FANG: What’s the most valuable lesson you’ve learned from a horror film?

ADOMIAN: Never, ever, ever, ever fucking split up. Never split up. Don’t fucking split up! Look, if I was in a scenario where people are getting sliced up and I’m in a group, I wouldn’t go, “Don’t worry, let’s try to cover more ground,” because that would be helping the murderer!

FANG: Do you have any upcoming projects or shows in the near future?

ADOMIAN: This summer, I’ll be traveling to Montreal, Hawaii and all over the United States doing shows, and you’ll also be able to see me on IFC and Comedy Central in the coming months as well. I also have a brief appearance in a horror movie that’s going to come out at some point, and I don’t know when. It’s called TRUNK’D, and we shot it a couple of years ago but I think they’re finally getting ready to release it now.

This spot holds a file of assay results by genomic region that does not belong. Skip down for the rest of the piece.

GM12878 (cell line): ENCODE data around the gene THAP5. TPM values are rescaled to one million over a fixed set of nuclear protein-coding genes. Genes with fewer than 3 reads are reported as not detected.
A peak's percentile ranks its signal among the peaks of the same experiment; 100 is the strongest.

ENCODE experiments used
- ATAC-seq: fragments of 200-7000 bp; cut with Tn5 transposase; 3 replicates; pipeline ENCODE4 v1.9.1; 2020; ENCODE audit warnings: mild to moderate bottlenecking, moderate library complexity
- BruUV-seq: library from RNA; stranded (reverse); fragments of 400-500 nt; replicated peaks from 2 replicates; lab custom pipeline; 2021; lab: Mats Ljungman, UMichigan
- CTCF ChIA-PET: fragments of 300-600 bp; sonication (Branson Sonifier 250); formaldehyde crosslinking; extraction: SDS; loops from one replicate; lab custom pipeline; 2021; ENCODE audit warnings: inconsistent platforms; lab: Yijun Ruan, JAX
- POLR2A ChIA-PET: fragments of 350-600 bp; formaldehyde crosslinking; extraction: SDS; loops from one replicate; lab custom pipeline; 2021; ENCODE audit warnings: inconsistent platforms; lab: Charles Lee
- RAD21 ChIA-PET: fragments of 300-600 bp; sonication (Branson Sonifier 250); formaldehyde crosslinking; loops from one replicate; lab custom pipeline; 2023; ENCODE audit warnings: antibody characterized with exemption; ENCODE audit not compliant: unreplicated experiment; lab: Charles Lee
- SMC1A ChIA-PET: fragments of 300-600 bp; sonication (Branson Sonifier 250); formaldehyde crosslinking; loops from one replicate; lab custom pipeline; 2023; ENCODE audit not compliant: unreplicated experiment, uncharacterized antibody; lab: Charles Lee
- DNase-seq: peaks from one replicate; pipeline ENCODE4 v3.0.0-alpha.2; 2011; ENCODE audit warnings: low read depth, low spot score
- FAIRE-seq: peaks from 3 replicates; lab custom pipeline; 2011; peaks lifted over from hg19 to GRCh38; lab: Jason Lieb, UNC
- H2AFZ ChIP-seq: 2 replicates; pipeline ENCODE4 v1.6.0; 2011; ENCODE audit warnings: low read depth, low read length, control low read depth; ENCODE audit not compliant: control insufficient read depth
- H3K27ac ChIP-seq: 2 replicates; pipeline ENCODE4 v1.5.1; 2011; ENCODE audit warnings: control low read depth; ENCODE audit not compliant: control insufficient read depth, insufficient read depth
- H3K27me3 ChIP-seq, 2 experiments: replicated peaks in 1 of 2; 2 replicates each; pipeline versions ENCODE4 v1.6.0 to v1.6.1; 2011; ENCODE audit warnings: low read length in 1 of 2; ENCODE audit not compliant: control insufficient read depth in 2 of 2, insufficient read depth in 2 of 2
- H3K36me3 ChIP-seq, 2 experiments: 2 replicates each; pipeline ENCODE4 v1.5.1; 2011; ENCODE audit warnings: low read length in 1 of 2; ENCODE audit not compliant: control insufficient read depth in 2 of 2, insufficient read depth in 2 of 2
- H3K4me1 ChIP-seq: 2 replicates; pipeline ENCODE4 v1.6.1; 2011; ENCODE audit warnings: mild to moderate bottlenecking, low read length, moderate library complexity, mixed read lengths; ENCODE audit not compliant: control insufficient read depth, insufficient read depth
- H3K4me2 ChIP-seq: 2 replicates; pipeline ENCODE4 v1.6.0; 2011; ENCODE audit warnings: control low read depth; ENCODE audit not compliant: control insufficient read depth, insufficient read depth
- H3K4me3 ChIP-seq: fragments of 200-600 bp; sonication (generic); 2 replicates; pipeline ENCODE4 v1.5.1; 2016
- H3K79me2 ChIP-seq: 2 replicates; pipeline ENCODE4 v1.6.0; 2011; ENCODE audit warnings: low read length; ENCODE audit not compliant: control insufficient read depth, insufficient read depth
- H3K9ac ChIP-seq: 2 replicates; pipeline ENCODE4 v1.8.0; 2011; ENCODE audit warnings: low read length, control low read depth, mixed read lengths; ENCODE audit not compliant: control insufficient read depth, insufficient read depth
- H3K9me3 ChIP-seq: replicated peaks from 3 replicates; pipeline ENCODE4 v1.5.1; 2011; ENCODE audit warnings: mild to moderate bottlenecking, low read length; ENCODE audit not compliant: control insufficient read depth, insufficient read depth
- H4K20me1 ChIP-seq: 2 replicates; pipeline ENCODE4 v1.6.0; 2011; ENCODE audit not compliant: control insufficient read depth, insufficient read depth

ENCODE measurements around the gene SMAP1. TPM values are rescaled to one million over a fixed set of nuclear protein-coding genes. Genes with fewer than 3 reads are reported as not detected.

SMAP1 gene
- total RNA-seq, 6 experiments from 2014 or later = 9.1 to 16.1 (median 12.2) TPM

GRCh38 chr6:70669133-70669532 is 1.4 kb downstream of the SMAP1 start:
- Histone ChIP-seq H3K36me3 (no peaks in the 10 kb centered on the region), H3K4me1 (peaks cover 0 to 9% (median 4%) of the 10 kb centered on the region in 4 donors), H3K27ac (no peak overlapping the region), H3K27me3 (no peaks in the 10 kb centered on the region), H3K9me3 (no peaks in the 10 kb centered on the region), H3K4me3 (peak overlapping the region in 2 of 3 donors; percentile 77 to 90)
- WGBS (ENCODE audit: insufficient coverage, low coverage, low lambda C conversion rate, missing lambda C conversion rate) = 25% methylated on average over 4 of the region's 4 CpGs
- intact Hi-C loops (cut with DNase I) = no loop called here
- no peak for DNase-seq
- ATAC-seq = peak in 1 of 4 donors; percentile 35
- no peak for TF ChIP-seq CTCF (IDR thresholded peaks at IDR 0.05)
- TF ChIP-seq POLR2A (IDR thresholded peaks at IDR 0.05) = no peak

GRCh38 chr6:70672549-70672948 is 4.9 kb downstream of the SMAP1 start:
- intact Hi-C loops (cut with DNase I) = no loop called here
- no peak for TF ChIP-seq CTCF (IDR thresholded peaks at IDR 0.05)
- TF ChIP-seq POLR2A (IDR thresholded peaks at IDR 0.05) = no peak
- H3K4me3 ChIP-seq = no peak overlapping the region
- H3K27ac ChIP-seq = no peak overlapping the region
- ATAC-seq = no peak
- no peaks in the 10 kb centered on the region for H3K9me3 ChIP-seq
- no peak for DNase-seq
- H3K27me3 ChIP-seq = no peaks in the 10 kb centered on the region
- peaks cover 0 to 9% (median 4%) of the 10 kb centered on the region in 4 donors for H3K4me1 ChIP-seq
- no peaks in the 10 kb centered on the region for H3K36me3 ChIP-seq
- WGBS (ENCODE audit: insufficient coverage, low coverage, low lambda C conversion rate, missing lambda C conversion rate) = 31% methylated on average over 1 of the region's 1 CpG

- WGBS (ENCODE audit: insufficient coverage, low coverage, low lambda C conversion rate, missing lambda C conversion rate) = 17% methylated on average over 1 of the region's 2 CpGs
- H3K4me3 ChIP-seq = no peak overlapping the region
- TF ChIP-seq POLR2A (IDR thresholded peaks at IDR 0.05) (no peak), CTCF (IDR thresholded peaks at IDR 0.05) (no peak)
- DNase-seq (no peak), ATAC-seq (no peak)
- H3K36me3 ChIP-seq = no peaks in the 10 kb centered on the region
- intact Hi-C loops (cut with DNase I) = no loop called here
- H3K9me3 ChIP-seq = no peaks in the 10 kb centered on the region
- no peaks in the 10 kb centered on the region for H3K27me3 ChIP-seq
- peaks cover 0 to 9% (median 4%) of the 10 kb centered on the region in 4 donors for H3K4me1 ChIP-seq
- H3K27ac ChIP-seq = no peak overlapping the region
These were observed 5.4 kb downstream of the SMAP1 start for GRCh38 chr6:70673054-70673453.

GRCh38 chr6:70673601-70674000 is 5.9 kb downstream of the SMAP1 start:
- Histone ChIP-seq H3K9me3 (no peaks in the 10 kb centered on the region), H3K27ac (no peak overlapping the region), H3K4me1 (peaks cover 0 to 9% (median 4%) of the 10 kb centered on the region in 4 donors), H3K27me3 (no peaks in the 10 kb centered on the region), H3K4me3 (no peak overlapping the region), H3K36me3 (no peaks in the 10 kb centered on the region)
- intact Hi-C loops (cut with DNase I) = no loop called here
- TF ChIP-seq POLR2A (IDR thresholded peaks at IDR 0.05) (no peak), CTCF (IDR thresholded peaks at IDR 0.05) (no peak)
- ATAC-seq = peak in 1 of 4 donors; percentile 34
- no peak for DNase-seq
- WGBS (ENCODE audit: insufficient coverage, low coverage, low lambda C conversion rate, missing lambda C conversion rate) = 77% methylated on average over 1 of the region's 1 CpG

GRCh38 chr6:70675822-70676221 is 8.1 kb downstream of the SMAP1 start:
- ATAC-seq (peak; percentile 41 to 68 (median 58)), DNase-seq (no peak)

For more on James Adomian, including where to see his work and his stand-up dates, you can check out his official website here. You can also hear him frequently on the Earwolf Podcast Network on shows like COMEDY BANG! BANG!: THE PODCAST and SKLARBRO COUNTRY, and you can see Adomian in select episodes on the upcoming season of COMEDY BANG! BANG! on Thursday Nights, 10:30 p.m. EST, on IFC.

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About the author
Ken W. Hanley
Ken W. Hanley is the Web Content Manager for FANGORIA, as well as the former Web Editor for Diabolique Magazine and a contributing writer to YouWonCannes.com. He’s a graduate from Montclair State University, where he received an award for Excellence in Screenwriting. He’s currently working on screenplays, a graphic novel and various other projects, and can be followed on Twitter: @movieguyiguess.